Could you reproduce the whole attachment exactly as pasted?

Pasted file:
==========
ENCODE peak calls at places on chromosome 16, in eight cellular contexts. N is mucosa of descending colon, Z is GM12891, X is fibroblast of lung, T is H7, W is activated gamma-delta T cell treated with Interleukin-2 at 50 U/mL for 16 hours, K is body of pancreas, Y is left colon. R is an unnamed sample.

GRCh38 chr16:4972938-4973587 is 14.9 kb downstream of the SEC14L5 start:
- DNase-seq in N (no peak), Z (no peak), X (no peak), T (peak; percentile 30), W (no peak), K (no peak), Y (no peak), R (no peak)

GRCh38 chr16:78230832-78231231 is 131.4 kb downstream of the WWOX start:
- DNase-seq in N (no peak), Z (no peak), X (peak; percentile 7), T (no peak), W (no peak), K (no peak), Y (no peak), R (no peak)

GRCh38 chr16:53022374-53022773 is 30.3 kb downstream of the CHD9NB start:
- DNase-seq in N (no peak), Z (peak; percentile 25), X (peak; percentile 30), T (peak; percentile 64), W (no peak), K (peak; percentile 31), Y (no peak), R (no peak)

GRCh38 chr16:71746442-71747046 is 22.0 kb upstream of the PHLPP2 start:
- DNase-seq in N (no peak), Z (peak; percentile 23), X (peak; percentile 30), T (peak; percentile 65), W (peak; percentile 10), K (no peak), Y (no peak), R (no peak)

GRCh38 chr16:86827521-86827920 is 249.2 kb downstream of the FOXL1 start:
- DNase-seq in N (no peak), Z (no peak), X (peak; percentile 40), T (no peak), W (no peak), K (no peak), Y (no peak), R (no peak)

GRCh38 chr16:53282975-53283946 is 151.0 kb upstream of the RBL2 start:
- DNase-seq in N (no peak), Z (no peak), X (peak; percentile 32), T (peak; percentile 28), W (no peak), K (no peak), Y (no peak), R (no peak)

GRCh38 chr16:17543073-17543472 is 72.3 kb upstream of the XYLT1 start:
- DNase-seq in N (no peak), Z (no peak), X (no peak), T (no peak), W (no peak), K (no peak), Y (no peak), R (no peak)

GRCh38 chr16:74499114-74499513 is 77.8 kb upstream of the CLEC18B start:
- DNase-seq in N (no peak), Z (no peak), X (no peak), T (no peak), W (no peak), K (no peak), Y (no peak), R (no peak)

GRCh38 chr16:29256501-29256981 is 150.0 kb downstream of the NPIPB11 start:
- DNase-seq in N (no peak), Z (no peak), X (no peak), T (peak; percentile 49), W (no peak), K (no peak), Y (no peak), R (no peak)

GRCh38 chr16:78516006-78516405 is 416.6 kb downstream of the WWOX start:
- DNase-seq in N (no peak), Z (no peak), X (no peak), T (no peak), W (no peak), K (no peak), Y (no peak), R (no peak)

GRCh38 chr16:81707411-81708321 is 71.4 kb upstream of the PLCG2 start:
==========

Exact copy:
ENCODE peak calls at places on chromosome 16, in eight cellular contexts. N is mucosa of descending colon, Z is GM12891, X is fibroblast of lung, T is H7, W is activated gamma-delta T cell treated with Interleukin-2 at 50 U/mL for 16 hours, K is body of pancreas, Y is left colon. R is an unnamed sample.

GRCh38 chr16:4972938-4973587 is 14.9 kb downstream of the SEC14L5 start:
- DNase-seq in N (no peak), Z (no peak), X (no peak), T (peak; percentile 30), W (no peak), K (no peak), Y (no peak), R (no peak)

GRCh38 chr16:78230832-78231231 is 131.4 kb downstream of the WWOX start:
- DNase-seq in N (no peak), Z (no peak), X (peak; percentile 7), T (no peak), W (no peak), K (no peak), Y (no peak), R (no peak)

GRCh38 chr16:53022374-53022773 is 30.3 kb downstream of the CHD9NB start:
- DNase-seq in N (no peak), Z (peak; percentile 25), X (peak; percentile 30), T (peak; percentile 64), W (no peak), K (peak; percentile 31), Y (no peak), R (no peak)

GRCh38 chr16:71746442-71747046 is 22.0 kb upstream of the PHLPP2 start:
- DNase-seq in N (no peak), Z (peak; percentile 23), X (peak; percentile 30), T (peak; percentile 65), W (peak; percentile 10), K (no peak), Y (no peak), R (no peak)

GRCh38 chr16:86827521-86827920 is 249.2 kb downstream of the FOXL1 start:
- DNase-seq in N (no peak), Z (no peak), X (peak; percentile 40), T (no peak), W (no peak), K (no peak), Y (no peak), R (no peak)

GRCh38 chr16:53282975-53283946 is 151.0 kb upstream of the RBL2 start:
- DNase-seq in N (no peak), Z (no peak), X (peak; percentile 32), T (peak; percentile 28), W (no peak), K (no peak), Y (no peak), R (no peak)

GRCh38 chr16:17543073-17543472 is 72.3 kb upstream of the XYLT1 start:
- DNase-seq in N (no peak), Z (no peak), X (no peak), T (no peak), W (no peak), K (no peak), Y (no peak), R (no peak)

GRCh38 chr16:74499114-74499513 is 77.8 kb upstream of the CLEC18B start:
- DNase-seq in N (no peak), Z (no peak), X (no peak), T (no peak), W (no peak), K (no peak), Y (no peak), R (no peak)

GRCh38 chr16:29256501-29256981 is 150.0 kb downstream of the NPIPB11 start:
- DNase-seq in N (no peak), Z (no peak), X (no peak), T (peak; percentile 49), W (no peak), K (no peak), Y (no peak), R (no peak)

GRCh38 chr16:78516006-78516405 is 416.6 kb downstream of the WWOX start:
- DNase-seq in N (no peak), Z (no peak), X (no peak), T (no peak), W (no peak), K (no peak), Y (no peak), R (no peak)

GRCh38 chr16:81707411-81708321 is 71.4 kb upstream of the PLCG2 start: